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Third Sunday of Lent 2014


The Gospels for Year A during this Lenten Season have wonderful stories.    This week’s of The Woman at the Well has many themes and we are invited to look at relationship:

  • With God
  • With ourselves
  • With others

          What does this story tell us of the kind of man that Jesus was? 
  • He was in touch with his own needs – he was tired and thirsty and probably sick of listening to his chattering disciples.  He needed some quiet time.

  • He chose to flaunt tradition in speaking to a Samaritan, who were known enemies of the Jews; in speaking to a woman, which in that culture in that time was simply not done – a man did not even speak to his wife in a public place, much less to a Samaritan. 
  • He was gentle in his approach to her.  He did not condemn.  By his questioning style he drew out her story.  He accepted her for who she was.  He gave her his undivided attention.
  • He offers her living water and an opportunity to accept herself and to accept his teaching which would have been different from her own understanding.

                What does the story tell us about the woman?

  • She travelled alone.  She was not included in the “woman-time” at the well.  She was an outcast who came to the well at midday when because of the noonday heat it would probably be empty of those who often gossip about her?
  • She was a “hurting” woman.  For some reason or reasons the man with whom she lived was not her husband.  According to John, he was also the fifth man with whom she had lived!  She was fearful of touching into her pain – her sinfulness.
  • She knew her religious history and was proud of being a Samaritan, yet she was willing to enter conversation with a Jew.
  • She was generous.  She wanted to share her new-found knowledge and experience with her neighbours.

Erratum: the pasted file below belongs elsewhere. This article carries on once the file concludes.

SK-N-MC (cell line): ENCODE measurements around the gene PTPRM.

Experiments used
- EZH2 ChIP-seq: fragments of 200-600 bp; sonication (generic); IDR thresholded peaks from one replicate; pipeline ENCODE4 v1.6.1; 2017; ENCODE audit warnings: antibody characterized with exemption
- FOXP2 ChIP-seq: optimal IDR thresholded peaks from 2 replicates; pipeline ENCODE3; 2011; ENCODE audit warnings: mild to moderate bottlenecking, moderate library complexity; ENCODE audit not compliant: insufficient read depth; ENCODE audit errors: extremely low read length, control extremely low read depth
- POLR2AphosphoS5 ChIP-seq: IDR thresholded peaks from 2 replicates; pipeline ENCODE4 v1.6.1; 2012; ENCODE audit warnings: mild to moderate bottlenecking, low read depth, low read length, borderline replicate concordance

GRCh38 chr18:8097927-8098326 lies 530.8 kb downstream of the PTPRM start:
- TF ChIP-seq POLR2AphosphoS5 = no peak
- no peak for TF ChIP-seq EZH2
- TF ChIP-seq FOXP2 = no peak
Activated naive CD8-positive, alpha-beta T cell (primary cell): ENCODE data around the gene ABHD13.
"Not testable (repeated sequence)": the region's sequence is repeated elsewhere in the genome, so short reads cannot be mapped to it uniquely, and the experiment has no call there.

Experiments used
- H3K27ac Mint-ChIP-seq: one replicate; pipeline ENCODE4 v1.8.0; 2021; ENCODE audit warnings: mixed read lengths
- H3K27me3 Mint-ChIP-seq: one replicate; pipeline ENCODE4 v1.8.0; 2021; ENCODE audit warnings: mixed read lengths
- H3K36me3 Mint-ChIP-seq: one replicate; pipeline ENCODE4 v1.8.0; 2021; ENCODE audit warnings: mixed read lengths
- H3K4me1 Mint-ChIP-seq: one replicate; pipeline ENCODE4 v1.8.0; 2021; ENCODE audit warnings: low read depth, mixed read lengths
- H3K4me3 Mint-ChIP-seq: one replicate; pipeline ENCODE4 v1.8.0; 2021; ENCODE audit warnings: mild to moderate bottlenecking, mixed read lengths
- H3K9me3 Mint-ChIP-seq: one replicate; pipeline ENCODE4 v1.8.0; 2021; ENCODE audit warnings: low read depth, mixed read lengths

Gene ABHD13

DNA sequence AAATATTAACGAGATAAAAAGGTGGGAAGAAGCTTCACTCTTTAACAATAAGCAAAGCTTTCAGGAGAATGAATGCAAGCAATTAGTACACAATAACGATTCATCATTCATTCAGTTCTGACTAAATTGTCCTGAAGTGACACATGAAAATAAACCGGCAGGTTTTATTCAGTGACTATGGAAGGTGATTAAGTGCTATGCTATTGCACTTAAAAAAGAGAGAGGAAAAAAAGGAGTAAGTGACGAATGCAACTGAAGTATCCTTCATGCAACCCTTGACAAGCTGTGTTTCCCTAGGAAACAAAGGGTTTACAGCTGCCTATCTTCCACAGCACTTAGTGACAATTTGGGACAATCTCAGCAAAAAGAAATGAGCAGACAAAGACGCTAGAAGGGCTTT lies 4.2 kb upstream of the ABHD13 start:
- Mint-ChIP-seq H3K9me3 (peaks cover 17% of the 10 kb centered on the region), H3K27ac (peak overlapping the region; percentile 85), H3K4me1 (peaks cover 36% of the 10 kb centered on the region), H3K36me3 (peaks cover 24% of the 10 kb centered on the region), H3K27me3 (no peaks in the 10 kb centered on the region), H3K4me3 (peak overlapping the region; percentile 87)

What does the story tell us about the townspeople?

  • They were accepting of the other in a way that was uncommon for their day.
  • They wanted to “get in “on what was being offered.
  • They too were able to see a woman as leader when the occasion presented itself and they wanted to hear Jesus’ wisdom.


What does it say to me about me?

  1. To the extent that I am ”the woman at the well” what would I wish to change about my life?  What do I need to accept as part of who I am?
  2. When I meet the “woman at the well” in another person, what will I do?  How will I treat her?  Will I bring undivided attention to my conversations?


In similar situations where would I be found?  How do I treat those who are different?  . . .  Those who are marginalized by society?  . . .  Those who are broken, poor, dirty, peculiar? . . .  Am I conscious of the awful plight of those in our world who have no clean water – who like Jesus at the well are waiting for a drink!  

. . . . . . . . . . . . . . . . . . . . . . . . . . . . .

As we relate, so shall we -- and the world -- become.

 

– Lois Greene, PBVM

 


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Presentation Sisters, P.O. Box 2100, St. John's, NL A1C 5R6, CANADA                          Telephone (709) 753-8340                         Email Sister Lois Greene